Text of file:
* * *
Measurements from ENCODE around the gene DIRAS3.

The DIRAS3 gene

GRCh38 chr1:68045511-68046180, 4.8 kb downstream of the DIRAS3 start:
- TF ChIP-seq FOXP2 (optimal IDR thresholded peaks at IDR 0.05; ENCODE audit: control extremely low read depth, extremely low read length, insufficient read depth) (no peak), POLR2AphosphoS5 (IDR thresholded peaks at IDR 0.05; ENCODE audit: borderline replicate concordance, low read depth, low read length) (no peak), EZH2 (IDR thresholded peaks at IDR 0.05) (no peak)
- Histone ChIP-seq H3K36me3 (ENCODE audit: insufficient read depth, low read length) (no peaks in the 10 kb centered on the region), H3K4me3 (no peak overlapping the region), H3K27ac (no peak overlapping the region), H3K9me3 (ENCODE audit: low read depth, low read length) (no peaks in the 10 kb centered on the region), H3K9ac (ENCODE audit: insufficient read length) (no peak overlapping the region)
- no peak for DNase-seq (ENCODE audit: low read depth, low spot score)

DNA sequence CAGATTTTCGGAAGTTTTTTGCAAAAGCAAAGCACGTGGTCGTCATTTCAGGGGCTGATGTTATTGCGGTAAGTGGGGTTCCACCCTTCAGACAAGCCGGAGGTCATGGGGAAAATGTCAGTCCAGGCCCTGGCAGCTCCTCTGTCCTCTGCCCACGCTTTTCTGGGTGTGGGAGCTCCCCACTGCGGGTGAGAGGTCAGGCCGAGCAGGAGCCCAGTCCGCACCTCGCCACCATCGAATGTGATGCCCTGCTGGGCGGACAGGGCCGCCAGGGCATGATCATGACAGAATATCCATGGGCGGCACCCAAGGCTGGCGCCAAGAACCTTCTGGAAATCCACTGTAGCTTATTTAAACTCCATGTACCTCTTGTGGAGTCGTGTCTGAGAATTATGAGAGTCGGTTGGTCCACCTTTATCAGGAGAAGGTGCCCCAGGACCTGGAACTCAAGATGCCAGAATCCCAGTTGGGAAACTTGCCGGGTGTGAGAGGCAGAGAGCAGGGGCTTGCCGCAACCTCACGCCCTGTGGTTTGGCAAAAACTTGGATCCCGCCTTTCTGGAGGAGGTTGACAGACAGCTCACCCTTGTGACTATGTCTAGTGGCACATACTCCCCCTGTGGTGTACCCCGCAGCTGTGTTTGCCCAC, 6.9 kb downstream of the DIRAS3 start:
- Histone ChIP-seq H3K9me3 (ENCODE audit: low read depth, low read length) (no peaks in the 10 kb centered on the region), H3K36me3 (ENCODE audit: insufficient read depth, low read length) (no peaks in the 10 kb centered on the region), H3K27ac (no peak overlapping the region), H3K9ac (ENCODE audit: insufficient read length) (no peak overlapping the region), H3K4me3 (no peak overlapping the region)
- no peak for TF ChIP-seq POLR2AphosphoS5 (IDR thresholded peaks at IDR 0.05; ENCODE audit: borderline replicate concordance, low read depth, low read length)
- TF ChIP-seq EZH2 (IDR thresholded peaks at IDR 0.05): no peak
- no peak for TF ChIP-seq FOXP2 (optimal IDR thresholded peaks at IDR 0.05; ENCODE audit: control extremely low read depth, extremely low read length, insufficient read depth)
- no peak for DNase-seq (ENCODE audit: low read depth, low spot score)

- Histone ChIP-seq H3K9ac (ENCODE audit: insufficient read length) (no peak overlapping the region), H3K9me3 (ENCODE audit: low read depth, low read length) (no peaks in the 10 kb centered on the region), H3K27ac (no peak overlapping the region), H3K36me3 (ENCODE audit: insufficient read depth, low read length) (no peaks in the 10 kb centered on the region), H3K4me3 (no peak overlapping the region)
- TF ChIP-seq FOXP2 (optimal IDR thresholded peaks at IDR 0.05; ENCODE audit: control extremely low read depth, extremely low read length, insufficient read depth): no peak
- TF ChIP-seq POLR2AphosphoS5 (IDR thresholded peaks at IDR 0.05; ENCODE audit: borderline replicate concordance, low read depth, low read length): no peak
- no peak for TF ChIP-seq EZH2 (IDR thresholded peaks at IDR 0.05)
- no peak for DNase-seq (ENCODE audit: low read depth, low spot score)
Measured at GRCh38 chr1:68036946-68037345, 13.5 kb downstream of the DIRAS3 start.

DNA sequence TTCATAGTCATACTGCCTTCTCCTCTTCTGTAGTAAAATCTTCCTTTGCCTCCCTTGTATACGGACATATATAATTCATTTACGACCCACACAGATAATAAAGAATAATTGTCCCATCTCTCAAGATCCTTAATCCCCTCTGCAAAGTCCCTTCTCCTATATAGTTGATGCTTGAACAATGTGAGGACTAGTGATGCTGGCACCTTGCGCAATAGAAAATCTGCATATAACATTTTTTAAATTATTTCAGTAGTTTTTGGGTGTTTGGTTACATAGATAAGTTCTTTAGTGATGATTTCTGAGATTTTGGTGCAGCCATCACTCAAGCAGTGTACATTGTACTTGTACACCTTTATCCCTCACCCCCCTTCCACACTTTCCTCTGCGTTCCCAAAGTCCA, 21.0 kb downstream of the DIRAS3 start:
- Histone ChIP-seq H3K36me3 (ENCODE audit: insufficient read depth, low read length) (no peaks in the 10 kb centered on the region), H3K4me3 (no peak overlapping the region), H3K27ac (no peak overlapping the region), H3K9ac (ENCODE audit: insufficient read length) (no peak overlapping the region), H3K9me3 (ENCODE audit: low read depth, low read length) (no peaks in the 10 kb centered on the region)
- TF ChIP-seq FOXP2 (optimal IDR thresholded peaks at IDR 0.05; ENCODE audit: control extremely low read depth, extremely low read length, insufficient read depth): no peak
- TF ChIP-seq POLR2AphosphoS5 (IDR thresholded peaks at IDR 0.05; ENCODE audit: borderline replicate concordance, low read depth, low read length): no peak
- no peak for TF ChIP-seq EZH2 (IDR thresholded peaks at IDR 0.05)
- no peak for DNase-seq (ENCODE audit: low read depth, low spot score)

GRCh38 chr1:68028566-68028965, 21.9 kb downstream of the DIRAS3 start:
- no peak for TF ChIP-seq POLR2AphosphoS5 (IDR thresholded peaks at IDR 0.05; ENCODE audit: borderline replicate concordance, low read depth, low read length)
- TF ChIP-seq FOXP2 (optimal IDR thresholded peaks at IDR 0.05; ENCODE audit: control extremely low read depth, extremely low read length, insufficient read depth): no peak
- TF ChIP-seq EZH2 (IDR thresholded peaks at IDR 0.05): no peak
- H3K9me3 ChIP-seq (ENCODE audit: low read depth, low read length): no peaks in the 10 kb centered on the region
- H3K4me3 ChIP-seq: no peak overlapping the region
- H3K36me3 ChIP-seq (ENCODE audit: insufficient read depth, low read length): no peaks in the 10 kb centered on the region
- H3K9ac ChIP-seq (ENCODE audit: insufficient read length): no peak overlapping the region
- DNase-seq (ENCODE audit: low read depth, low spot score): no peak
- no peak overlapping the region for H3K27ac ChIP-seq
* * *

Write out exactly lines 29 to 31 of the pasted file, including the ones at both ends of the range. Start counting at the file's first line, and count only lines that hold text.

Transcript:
- H3K9me3 ChIP-seq (ENCODE audit: low read depth, low read length): no peaks in the 10 kb centered on the region
- H3K4me3 ChIP-seq: no peak overlapping the region
- H3K36me3 ChIP-seq (ENCODE audit: insufficient read depth, low read length): no peaks in the 10 kb centered on the region